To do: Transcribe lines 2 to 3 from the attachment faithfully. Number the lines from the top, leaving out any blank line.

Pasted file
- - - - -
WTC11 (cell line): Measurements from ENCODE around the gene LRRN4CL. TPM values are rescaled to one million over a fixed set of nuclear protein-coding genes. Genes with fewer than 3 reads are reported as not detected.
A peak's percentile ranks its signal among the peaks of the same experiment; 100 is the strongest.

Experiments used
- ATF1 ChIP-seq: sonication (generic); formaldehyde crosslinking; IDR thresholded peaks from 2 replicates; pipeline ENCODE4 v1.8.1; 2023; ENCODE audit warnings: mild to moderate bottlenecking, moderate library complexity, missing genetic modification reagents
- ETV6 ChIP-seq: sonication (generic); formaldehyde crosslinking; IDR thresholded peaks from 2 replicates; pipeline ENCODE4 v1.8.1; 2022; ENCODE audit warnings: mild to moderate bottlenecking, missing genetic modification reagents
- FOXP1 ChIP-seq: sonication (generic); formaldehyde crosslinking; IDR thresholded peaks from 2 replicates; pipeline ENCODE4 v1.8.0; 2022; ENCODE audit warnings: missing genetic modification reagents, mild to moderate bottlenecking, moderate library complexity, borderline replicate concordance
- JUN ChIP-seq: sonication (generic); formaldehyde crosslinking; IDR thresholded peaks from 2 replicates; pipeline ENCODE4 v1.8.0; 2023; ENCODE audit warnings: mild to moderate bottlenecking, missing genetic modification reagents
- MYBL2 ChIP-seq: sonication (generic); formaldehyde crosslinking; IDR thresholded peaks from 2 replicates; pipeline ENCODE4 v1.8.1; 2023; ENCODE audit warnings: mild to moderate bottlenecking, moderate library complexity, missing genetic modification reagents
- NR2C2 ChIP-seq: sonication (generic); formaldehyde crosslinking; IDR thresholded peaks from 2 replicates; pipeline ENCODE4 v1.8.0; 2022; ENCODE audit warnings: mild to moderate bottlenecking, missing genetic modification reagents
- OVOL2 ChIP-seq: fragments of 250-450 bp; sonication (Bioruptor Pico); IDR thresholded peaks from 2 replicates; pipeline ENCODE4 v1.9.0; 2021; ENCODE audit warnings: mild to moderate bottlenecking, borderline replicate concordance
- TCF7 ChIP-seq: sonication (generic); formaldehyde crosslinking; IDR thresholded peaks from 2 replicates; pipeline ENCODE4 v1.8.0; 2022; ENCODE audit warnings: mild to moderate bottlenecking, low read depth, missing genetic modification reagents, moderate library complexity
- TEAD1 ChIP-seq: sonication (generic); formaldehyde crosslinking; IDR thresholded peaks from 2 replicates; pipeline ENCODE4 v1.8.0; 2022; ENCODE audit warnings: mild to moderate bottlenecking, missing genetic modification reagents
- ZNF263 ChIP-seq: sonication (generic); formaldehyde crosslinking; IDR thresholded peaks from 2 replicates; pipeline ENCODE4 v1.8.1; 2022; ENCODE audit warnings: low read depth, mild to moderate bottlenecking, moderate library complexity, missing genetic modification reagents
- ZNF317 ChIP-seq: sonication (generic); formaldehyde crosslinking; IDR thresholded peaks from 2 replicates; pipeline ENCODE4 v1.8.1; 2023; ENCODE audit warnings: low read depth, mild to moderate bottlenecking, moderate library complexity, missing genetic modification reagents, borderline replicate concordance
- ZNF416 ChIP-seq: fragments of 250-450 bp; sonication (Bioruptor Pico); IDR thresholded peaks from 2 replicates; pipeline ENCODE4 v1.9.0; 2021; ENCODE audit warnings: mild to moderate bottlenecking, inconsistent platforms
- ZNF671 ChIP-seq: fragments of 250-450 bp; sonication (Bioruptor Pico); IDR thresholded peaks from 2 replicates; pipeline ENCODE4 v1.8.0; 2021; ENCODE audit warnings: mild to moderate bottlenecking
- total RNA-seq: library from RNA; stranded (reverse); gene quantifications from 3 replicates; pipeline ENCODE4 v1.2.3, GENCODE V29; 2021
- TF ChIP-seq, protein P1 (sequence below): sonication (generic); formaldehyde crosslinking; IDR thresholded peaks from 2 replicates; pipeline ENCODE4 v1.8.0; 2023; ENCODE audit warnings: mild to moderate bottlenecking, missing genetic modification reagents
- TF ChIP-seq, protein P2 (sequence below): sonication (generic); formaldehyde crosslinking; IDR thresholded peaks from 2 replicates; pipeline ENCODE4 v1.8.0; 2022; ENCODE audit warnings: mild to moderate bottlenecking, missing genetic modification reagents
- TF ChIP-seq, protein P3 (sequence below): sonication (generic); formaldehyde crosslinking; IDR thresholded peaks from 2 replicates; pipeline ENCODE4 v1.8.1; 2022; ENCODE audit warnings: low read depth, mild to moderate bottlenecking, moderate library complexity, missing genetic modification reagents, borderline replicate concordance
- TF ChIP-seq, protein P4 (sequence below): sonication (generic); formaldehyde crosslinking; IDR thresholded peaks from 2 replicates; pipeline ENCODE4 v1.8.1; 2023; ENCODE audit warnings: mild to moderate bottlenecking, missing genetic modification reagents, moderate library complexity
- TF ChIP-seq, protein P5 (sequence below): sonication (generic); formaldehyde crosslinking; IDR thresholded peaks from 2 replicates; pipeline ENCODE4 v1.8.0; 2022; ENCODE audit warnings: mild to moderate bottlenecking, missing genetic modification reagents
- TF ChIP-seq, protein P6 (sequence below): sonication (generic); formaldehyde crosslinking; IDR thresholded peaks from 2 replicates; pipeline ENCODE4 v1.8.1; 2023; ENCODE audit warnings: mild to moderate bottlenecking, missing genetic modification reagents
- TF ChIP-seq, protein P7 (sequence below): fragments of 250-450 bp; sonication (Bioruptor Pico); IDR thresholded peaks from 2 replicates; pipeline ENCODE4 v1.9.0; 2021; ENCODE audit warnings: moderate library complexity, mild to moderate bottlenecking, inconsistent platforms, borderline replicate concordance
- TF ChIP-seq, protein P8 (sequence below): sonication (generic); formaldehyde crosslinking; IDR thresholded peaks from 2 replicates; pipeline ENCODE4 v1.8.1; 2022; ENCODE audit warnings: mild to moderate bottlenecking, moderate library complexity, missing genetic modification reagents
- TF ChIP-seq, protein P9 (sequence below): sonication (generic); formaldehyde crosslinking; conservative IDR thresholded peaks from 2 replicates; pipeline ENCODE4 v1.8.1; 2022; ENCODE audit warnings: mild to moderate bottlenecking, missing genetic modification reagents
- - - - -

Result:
A peak's percentile ranks its signal among the peaks of the same experiment; 100 is the strongest.

Experiments used